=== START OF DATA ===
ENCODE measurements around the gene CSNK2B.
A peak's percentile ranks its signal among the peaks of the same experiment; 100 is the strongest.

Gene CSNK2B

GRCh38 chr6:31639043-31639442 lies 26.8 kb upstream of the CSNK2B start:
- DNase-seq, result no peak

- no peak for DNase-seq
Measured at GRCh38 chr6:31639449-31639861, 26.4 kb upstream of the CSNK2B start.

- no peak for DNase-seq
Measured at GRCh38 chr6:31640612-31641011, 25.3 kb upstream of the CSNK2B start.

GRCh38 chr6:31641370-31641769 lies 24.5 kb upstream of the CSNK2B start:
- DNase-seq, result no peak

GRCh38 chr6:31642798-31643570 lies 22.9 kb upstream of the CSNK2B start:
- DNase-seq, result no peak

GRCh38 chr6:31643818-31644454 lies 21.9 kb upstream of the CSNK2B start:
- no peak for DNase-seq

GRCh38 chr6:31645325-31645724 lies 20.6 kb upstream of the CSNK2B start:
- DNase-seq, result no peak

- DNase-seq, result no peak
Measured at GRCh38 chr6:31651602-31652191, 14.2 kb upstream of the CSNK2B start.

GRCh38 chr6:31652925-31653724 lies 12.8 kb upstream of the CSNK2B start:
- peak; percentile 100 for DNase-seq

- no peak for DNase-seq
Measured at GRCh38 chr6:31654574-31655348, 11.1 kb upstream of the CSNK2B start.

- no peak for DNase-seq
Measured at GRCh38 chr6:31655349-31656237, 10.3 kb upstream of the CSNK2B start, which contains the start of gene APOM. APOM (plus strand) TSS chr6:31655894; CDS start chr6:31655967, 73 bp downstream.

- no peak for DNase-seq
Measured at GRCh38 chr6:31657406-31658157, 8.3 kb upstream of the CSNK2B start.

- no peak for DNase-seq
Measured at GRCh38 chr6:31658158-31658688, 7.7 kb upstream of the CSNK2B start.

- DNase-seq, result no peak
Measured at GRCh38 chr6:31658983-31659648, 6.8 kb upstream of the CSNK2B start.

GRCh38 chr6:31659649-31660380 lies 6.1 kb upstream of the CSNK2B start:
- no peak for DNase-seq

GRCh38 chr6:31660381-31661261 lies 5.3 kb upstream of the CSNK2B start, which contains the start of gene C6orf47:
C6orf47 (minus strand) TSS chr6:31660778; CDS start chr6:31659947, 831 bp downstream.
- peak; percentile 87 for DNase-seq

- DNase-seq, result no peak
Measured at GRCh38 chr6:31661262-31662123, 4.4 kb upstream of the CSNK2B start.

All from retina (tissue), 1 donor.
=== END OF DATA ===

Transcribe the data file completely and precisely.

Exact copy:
ENCODE measurements around the gene CSNK2B.
A peak's percentile ranks its signal among the peaks of the same experiment; 100 is the strongest.

Gene CSNK2B

GRCh38 chr6:31639043-31639442 lies 26.8 kb upstream of the CSNK2B start:
- DNase-seq, result no peak

- no peak for DNase-seq
Measured at GRCh38 chr6:31639449-31639861, 26.4 kb upstream of the CSNK2B start.

- no peak for DNase-seq
Measured at GRCh38 chr6:31640612-31641011, 25.3 kb upstream of the CSNK2B start.

GRCh38 chr6:31641370-31641769 lies 24.5 kb upstream of the CSNK2B start:
- DNase-seq, result no peak

GRCh38 chr6:31642798-31643570 lies 22.9 kb upstream of the CSNK2B start:
- DNase-seq, result no peak

GRCh38 chr6:31643818-31644454 lies 21.9 kb upstream of the CSNK2B start:
- no peak for DNase-seq

GRCh38 chr6:31645325-31645724 lies 20.6 kb upstream of the CSNK2B start:
- DNase-seq, result no peak

- DNase-seq, result no peak
Measured at GRCh38 chr6:31651602-31652191, 14.2 kb upstream of the CSNK2B start.

GRCh38 chr6:31652925-31653724 lies 12.8 kb upstream of the CSNK2B start:
- peak; percentile 100 for DNase-seq

- no peak for DNase-seq
Measured at GRCh38 chr6:31654574-31655348, 11.1 kb upstream of the CSNK2B start.

- no peak for DNase-seq
Measured at GRCh38 chr6:31655349-31656237, 10.3 kb upstream of the CSNK2B start, which contains the start of gene APOM. APOM (plus strand) TSS chr6:31655894; CDS start chr6:31655967, 73 bp downstream.

- no peak for DNase-seq
Measured at GRCh38 chr6:31657406-31658157, 8.3 kb upstream of the CSNK2B start.

- no peak for DNase-seq
Measured at GRCh38 chr6:31658158-31658688, 7.7 kb upstream of the CSNK2B start.

- DNase-seq, result no peak
Measured at GRCh38 chr6:31658983-31659648, 6.8 kb upstream of the CSNK2B start.

GRCh38 chr6:31659649-31660380 lies 6.1 kb upstream of the CSNK2B start:
- no peak for DNase-seq

GRCh38 chr6:31660381-31661261 lies 5.3 kb upstream of the CSNK2B start, which contains the start of gene C6orf47:
C6orf47 (minus strand) TSS chr6:31660778; CDS start chr6:31659947, 831 bp downstream.
- peak; percentile 87 for DNase-seq

- DNase-seq, result no peak
Measured at GRCh38 chr6:31661262-31662123, 4.4 kb upstream of the CSNK2B start.

All from retina (tissue), 1 donor.